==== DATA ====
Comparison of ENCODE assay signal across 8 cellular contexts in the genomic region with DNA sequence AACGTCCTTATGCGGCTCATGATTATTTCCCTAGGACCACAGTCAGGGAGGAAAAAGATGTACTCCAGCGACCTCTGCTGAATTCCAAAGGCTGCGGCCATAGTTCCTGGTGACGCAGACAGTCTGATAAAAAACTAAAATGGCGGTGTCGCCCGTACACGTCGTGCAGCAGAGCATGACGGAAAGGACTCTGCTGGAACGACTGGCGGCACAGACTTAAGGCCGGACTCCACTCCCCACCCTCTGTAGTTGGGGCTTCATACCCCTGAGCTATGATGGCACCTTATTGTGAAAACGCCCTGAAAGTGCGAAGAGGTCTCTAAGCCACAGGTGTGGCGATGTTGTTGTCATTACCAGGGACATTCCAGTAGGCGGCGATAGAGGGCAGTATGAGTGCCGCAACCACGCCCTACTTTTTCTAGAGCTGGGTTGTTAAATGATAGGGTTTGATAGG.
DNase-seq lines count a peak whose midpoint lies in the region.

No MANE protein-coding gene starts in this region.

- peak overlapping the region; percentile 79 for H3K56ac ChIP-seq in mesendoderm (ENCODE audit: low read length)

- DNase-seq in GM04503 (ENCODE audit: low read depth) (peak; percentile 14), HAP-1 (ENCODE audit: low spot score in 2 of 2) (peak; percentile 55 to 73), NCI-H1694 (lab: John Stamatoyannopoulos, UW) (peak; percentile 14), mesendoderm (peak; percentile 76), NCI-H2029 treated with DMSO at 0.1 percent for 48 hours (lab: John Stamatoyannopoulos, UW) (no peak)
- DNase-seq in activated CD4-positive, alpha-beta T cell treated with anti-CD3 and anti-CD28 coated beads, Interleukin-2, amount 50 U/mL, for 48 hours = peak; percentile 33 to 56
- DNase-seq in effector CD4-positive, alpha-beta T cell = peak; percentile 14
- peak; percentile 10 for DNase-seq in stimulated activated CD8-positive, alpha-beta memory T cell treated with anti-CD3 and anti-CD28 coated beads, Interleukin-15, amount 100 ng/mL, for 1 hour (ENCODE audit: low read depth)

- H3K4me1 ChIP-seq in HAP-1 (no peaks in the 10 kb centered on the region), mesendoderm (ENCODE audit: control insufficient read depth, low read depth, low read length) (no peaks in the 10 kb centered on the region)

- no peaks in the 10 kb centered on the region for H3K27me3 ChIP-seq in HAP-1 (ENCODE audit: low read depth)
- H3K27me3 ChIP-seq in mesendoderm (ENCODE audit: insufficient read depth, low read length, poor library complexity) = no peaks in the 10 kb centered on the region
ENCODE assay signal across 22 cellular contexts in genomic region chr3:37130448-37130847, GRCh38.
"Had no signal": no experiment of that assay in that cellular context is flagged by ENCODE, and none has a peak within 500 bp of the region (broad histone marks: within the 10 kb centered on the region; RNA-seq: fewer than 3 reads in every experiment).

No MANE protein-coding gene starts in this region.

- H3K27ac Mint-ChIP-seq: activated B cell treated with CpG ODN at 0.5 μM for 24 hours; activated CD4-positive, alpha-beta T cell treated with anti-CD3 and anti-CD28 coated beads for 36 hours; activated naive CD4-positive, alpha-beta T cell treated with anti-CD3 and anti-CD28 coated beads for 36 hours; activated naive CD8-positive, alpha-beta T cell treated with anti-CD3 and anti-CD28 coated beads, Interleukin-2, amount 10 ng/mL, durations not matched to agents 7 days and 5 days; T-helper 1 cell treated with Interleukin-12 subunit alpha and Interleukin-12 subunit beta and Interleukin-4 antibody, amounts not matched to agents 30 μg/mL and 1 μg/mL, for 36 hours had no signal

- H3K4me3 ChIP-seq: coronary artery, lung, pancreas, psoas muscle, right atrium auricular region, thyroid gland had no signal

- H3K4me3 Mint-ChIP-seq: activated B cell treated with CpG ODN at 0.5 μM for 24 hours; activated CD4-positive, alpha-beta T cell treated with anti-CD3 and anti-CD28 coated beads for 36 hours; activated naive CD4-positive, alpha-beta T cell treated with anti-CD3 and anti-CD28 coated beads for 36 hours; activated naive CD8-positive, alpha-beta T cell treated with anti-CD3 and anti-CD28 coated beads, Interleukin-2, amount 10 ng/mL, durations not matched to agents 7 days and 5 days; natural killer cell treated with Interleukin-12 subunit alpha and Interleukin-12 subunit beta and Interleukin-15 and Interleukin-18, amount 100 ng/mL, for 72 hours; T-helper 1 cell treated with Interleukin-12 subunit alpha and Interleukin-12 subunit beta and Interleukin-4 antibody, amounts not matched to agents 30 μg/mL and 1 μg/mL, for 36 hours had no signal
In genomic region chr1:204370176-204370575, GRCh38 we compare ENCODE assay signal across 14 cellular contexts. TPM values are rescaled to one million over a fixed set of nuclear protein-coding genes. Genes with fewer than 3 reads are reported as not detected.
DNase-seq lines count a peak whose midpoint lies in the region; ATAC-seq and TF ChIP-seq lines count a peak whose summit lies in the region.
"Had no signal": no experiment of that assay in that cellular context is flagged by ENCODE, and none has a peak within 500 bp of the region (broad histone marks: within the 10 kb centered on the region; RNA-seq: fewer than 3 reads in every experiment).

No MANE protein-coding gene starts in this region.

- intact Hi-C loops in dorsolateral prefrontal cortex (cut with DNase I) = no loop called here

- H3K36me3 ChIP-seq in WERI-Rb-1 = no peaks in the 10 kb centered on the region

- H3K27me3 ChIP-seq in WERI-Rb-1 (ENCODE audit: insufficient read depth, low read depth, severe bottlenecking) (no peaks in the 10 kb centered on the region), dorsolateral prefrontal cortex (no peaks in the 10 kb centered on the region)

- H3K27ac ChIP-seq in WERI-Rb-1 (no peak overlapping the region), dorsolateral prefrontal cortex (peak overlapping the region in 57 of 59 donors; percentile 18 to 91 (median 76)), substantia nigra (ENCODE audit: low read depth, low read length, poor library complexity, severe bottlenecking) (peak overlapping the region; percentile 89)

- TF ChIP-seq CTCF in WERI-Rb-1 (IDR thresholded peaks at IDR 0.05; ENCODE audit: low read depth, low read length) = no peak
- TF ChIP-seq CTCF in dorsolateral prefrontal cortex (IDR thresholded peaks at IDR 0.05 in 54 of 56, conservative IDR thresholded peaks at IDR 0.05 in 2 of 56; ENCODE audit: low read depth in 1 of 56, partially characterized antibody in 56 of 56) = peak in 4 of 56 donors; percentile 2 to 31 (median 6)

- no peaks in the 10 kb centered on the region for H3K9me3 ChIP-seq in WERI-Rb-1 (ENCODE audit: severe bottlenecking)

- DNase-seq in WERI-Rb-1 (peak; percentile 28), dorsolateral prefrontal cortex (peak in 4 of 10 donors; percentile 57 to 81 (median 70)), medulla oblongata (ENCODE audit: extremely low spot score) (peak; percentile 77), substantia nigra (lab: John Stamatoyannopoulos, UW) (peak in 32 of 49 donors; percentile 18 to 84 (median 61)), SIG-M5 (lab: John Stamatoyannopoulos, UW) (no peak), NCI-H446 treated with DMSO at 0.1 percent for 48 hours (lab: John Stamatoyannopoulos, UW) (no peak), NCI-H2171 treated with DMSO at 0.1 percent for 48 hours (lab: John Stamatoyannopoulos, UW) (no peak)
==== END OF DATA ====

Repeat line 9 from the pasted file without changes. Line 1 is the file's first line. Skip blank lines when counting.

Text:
- H3K4me1 ChIP-seq in HAP-1 (no peaks in the 10 kb centered on the region), mesendoderm (ENCODE audit: control insufficient read depth, low read depth, low read length) (no peaks in the 10 kb centered on the region)